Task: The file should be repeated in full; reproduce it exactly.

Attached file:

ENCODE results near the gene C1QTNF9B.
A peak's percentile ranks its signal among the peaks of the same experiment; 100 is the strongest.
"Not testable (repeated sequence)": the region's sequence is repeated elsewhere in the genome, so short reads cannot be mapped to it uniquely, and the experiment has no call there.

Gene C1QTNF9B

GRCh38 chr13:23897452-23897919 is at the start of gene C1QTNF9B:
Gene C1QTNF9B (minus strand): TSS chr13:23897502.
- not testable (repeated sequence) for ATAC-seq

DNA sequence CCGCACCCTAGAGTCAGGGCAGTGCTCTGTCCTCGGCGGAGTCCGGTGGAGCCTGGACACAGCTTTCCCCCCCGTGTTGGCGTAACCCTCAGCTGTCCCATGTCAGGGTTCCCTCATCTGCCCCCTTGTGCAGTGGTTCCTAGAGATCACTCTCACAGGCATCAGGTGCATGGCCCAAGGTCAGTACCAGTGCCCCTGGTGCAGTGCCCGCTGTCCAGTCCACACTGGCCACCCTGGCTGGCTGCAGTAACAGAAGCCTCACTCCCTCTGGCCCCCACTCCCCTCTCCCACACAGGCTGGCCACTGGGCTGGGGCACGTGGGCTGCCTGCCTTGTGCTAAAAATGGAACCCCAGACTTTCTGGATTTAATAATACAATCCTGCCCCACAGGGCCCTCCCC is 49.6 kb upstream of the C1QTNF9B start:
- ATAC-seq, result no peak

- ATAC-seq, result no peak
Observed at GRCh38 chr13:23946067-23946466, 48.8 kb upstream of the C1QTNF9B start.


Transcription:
ENCODE results near the gene C1QTNF9B.
A peak's percentile ranks its signal among the peaks of the same experiment; 100 is the strongest.
"Not testable (repeated sequence)": the region's sequence is repeated elsewhere in the genome, so short reads cannot be mapped to it uniquely, and the experiment has no call there.

Gene C1QTNF9B

GRCh38 chr13:23897452-23897919 is at the start of gene C1QTNF9B:
Gene C1QTNF9B (minus strand): TSS chr13:23897502.
- not testable (repeated sequence) for ATAC-seq

DNA sequence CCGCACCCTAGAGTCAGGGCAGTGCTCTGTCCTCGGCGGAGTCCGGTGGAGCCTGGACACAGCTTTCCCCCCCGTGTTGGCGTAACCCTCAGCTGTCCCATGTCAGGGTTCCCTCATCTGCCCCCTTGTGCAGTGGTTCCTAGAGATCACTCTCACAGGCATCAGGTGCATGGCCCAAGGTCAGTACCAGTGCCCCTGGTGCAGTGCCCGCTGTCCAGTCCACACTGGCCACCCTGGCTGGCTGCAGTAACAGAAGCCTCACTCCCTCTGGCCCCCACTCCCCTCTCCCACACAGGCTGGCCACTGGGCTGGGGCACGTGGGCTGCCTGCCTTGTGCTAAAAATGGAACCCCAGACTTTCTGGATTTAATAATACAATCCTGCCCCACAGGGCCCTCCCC is 49.6 kb upstream of the C1QTNF9B start:
- ATAC-seq, result no peak

- ATAC-seq, result no peak
Observed at GRCh38 chr13:23946067-23946466, 48.8 kb upstream of the C1QTNF9B start.